We conducted a cross-sectional study among ESRD patients receiving maintenance hemodialysis within Emory University-affiliated outpatient hemodialysis units. Demographic, clinical and dialysis treatment data were collected via direct patient interview and review of patients records at the time of enrollment, and each patient gave blood samples. Associations between 25(OH)D and biomarker concentrations were estimated in univariate analyses using Pearson's correlation coefficients and in multivariate analyses using linear regression models. 25(OH) D concentration was entered in multivariate linear regression models as a continuous variable and binary variable (<15 ng/ml and ≥15 ng/ml). Adjusted estimate concentrations of biomarkers were compared between 25(OH) D groups using analysis of variance (ANOVA). Finally, results were stratified by vascular access type.
Among 91 patients, mean (standard deviation) 25(OH)D concentration was 18.8 (9.6) ng/ml, and was low (<15 ng/ml) in 43% of patients. In univariate analyses, low 25(OH) D was associated with lower serum calcium, higher serum phosphorus, and higher LDL concentrations. 25(OH) D concentration was inversely correlated with MMP-9 concentration (r = -0.29, p = 0.004). In multivariate analyses, MMP-9 concentration remained negatively associated with 25(OH) D concentration (P = 0.03) and anti-inflammatory IL-10 concentration positively correlated with 25(OH) D concentration (P = 0.04).
Plasma MMP-9 and circulating 25(OH) D concentrations are significantly and inversely associated among ESRD patients. This finding may suggest a potential mechanism by which low circulating 25(OH) D functions as a cardiovascular risk factor.
[Show abstract][Hide abstract] ABSTRACT: Tetrahydrobiopterin (BH(4)) is a cofactor for the nitric oxide (NO) synthase enzymes, such that its insufficiency results in uncoupling of the enzyme, leading to release of superoxide rather than NO in disease states, including hypertension. We hypothesized that oral BH(4) will reduce arterial blood pressure (BP) and improve endothelial function in hypertensive subjects. Oral BH(4) was given to subjects with poorly controlled hypertension (BP >135/85 mm Hg) and weekly measurements of BP and endothelial function made. In Study 1, 5 or 10 mg kg(-1) day(-1) of BH(4) (n=8) was administered orally for 8 weeks, and in Study 2, 200 and 400 mg of BH(4) (n=16) was given in divided doses for 4 weeks. Study 1: significant reductions in systolic (P=0.005) and mean BP (P=0.01) were observed with both doses of BH(4). Systolic BP was 15+/-15 mm Hg (P=0.04) lower after 5 weeks and persisted for the 8-week study period. Study 2: subjects given 400 mg BH(4) had decreased systolic (P=0.03) and mean BP (P=0.04), with a peak decline of 16+/-19 mm Hg (P=0.04) at 3 weeks. BP returned to baseline 4 weeks after discontinuation. Significant improvement in endothelial function was observed in Study 1 subjects and those receiving 400 mg BH(4). There was no significant change in subjects given the 200 mg dose. This pilot investigation indicates that oral BH(4) at a daily dose of 400 mg or higher has a significant and sustained antihypertensive effect in subjects with poorly controlled hypertension, an effect that is associated with improved endothelial NO bioavailability.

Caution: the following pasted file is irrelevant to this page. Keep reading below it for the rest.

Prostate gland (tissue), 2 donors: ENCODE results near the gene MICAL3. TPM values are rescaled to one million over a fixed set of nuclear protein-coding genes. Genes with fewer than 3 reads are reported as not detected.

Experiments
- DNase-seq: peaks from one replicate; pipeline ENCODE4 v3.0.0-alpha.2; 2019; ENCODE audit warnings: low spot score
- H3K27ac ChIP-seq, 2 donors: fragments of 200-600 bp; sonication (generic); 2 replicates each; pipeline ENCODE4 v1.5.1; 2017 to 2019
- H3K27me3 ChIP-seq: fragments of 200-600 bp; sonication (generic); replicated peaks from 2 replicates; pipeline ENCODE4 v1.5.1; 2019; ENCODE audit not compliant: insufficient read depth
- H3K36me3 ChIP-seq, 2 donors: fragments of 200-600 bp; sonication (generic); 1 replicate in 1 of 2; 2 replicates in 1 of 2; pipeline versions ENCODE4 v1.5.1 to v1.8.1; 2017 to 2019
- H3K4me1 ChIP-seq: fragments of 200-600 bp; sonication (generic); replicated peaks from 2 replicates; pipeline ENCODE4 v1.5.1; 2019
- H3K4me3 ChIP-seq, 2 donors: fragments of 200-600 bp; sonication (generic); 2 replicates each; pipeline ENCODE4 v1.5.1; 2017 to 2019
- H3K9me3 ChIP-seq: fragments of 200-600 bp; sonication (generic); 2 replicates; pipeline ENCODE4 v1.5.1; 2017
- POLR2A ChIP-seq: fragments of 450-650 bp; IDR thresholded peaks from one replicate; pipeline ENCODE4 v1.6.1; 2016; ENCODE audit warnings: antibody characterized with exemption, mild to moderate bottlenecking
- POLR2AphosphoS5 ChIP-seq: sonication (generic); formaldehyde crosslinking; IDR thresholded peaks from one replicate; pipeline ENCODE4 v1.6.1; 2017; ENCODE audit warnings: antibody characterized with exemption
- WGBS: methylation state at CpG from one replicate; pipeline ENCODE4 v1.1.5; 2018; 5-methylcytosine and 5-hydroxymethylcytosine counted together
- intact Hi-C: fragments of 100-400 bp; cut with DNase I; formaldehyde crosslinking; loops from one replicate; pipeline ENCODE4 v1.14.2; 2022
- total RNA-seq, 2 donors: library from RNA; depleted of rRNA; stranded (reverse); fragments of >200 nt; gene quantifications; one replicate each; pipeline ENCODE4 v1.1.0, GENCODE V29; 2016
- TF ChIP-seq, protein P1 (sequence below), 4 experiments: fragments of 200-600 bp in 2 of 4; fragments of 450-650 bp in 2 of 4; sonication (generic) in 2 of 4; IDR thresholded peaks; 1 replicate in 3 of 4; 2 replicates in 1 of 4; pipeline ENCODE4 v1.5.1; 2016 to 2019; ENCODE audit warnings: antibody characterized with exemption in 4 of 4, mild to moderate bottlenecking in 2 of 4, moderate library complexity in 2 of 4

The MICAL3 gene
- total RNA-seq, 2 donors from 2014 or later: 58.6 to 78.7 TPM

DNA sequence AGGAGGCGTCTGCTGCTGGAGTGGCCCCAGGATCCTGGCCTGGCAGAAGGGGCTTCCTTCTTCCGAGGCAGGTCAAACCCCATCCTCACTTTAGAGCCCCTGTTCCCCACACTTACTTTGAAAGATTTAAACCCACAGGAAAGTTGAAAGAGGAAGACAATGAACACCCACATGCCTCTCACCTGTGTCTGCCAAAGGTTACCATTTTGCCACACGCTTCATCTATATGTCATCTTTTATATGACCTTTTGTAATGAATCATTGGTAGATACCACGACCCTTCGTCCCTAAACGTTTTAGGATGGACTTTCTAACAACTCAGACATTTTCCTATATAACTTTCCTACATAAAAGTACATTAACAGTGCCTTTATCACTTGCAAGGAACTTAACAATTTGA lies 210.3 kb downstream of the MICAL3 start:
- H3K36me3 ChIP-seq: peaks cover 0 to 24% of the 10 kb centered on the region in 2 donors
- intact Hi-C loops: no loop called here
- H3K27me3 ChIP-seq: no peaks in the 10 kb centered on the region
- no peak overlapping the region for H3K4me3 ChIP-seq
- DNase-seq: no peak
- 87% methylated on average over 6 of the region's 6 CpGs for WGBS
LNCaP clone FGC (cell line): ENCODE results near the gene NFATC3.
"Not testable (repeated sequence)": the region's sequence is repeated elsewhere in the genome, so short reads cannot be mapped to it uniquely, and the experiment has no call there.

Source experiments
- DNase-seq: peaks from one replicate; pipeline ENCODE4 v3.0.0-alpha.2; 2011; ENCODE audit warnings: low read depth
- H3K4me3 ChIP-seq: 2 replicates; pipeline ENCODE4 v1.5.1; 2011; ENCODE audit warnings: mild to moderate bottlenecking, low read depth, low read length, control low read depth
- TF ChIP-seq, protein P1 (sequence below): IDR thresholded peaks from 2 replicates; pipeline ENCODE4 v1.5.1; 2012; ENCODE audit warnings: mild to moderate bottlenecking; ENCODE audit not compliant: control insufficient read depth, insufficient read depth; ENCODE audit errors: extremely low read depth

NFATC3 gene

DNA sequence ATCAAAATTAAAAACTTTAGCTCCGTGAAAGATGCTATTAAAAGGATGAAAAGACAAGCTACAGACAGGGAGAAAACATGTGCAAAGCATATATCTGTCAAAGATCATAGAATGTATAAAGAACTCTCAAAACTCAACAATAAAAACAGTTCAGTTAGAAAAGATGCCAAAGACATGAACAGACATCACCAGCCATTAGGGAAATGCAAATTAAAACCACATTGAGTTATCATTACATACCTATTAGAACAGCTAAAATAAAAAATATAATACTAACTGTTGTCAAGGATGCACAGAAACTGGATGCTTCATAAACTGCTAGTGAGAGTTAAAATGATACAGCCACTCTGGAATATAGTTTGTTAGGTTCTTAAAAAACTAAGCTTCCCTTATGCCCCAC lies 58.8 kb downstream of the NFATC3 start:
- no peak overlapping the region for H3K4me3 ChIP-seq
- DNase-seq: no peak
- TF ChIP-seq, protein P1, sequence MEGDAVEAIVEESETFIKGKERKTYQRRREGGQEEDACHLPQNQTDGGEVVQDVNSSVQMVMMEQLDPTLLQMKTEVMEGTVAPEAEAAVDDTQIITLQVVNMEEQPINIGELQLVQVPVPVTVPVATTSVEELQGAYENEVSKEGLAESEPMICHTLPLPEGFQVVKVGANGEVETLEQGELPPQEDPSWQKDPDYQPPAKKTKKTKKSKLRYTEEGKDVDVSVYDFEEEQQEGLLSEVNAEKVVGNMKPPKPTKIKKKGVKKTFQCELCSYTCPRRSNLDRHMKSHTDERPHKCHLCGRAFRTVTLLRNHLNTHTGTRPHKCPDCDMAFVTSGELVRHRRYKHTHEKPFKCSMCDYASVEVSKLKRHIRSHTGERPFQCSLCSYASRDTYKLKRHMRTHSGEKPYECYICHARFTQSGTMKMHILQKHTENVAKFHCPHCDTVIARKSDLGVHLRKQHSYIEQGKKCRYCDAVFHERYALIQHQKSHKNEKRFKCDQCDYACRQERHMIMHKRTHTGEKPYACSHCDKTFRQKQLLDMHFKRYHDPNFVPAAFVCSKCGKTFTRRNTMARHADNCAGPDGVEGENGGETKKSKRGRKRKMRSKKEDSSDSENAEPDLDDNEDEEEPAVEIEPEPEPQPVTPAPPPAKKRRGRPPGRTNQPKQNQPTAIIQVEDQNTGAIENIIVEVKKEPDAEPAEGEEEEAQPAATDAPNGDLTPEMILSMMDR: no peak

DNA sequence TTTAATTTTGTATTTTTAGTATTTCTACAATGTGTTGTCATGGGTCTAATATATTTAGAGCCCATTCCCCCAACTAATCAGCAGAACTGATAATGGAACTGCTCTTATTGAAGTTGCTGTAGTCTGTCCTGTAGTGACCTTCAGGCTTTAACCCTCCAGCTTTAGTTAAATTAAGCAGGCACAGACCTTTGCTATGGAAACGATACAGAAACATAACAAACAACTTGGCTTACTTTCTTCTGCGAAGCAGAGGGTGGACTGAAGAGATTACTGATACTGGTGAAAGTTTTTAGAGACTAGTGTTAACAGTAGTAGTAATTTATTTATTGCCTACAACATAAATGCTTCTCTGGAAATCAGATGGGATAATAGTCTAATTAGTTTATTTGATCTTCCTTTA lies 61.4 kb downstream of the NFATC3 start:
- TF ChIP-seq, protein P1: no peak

Journal of Human Hypertension 07/2008; 22(6):401-7. · 2.82 Impact Factor